The Times also has a sideshow on the YIVO event and the original article has artwork drawn by a Kasztner survivor during the stay in Bergen Belsen. The artwork shows that, relatively speaking, the Kasztner Train passengers were treated better than other Bergen Belsen prisoners.
By RALPH BLUMENTHAL • New York Times
“Were you on the train?”
Hedy Mayer, Devora Spira, Peska Friedman and Berta Rubinsztejn felt no need to ask: which train? Only one train was on everyone’s lips on Tuesday night at a Manhattan gathering of Hungarian Jews who had escaped the Holocaust. There had been many trains to Auschwitz. There had been only one train to life, and the four women, now all in their 80s, had been on it, along with about 1,680 others.
It was a train from Budapest that stopped for several months at the Bergen-Belsen concentration camp and finally made its way to Switzerland and salvation. The trip was arranged in 1944 during the darkest days of the Nazi genocide by Rezso Kasztner, also known as Rudolf or Israel Kastner, a Jew who was to rescue more Jews than Oskar Schindler.
He had done this by negotiating face to face with Adolf Eichmann, the administrator of Hitler’s Final Solution, and paying $1,000 a head while concealing, enemies later said, the full measure of the peril that was to claim an estimated 550,000 of Hungary’s 825,000 Jews, and vouching at the Nuremberg trials for an SS colonel, Kurt Becher. For this, Mr. Kasztner was shot to death in 1957 at age 51 in Tel Aviv.
For years his name was anathema. Reviled as a Nazi collaborator whom an Israeli judge said had “sold his soul to the devil,” Mr. Kasztner, a journalist and official in Israel’s ruling leftist workers party, Mapai, was denounced in court, demonized in print and spat upon on the street. Rage against him brought down the Israeli government in 1955 and all but ignited a civil war. His three right-wing killers were pardoned seven years into their life sentences. Israel’s Supreme Court later cleared him of all charges, but the stigma stuck. His name graced no memorial walls, even at Yad Vashem, Israel’s shrine to victims of the Shoah, although in 2007 it accepted some of his papers.
But on Tuesday, growing research by historians and a long campaign by his aggrieved family and the many he saved culminated in a joyous tribute at the Yivo Institute for Jewish Research at 15 West 16th Street, where a respectful new documentary about him was screened before its American movie house opening on Friday.
The two-hour film, “Killing Kasztner: The Jew Who Dealt With Nazis,” took its director, Gaylen Ross, more than eight years to make. The movie presents new information, including allegations by the confessed gunman, Ze’ev Eckstein, that others were in on the plot but never prosecuted, and it has already been acclaimed in Israel, Canada, England and Hungary. It also suggests that Mr. Kasztner had acted with the knowledge of Jewish Agency officials he later protected.
“There were some things I didn’t know; there was a lot of politics involved,” said Gabriela Shalev, Israel’s ambassador to the United Nations, who listened to a discussion afterward with Ms. Ross, members of the Kasztner family and historians.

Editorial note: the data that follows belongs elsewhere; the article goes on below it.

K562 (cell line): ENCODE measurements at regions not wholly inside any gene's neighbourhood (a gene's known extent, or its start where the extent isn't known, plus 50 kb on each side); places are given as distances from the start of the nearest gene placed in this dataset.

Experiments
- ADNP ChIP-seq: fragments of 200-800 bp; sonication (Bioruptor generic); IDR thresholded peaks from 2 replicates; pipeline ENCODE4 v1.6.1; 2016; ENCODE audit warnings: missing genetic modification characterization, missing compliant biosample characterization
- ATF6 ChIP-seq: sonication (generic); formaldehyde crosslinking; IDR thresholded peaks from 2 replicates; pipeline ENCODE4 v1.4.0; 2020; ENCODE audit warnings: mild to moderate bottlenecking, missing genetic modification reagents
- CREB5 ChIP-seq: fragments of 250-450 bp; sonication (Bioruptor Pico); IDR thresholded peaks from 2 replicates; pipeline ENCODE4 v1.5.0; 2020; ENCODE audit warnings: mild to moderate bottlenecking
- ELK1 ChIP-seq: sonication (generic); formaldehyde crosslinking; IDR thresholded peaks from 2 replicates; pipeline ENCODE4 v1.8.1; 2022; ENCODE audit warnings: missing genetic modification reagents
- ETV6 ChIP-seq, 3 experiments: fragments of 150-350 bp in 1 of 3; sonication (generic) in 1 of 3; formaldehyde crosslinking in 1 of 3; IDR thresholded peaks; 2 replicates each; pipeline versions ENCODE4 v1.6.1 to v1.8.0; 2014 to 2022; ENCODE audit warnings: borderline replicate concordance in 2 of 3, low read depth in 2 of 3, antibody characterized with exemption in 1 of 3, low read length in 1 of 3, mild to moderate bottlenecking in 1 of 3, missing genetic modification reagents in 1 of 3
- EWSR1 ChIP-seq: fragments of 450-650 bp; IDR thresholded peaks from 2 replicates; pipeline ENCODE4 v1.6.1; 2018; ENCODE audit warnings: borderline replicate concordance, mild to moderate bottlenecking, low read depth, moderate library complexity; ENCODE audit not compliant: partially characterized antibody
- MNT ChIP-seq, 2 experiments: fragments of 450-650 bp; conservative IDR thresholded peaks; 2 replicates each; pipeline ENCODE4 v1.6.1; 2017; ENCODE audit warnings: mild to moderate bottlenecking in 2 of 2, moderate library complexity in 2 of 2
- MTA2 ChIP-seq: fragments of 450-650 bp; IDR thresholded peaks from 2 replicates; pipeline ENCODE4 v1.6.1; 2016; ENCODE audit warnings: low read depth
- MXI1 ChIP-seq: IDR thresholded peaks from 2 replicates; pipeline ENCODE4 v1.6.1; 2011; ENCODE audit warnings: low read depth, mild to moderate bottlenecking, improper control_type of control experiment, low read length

“We heard he was killed and we were shocked,” said Ms. Friedman, who had been on the train and now lives in Brooklyn. “He did not deserve it.”
Ms. Mayer, also of Brooklyn, said that she was several months pregnant when she boarded Mr. Kasztner’s train. Her child, Egon, was born in Switzerland and lived to become a professor of sociology at the City University of New York.
Ms. Spira, another Brooklyn resident, said it was not just the people on the train who were saved. “I have two children, 13 grandchildren and 27 great-grandchildren,” she said. “He saved them, too.”
Mr. Kasztner’s daughter, Zsuzsi, 63, a nurse in Israel, and two of her three daughters — Merav Michaeli, 42, a television journalist, and Michal, 38, a marketing consultant — were smothered in embraces. “I want to thank you for your grandfather,” said Irene Grossman, 67, of Riverdale, in the Bronx, who was 3 years old when she joined her family on the train.
Manny Mandel, 73, a psychotherapist in Silver Spring, Md., who was also aboard the train, said he had heard all the stories about Mr. Kasztner’s outsize ego and abrasiveness. “I’m not sure I would have liked that man personally,” he said. “But if not for all that arrogance, imagine how he could have negotiated with Eichmann — he could have had him shot on the spot.”
Ladislaus Löb, 76, who was 11 when he was on the train, came to the screening from England, where he is emeritus professor of German at the University of Sussex; he published a book last year on his experiences and what he called Mr. Kasztner’s “daring rescue of Hungarian Jews.”
“He was a hero of circumstances,” Dr. Löb said. “Somebody had to do something. It’s better to save lives than not save lives.”
Ms. Rubinsztejn, also from Riverdale, claimed the last word before the Yivo Institute audience of 300. “Who has something to say about Kasztner should come to me,” she said. She was there, alive.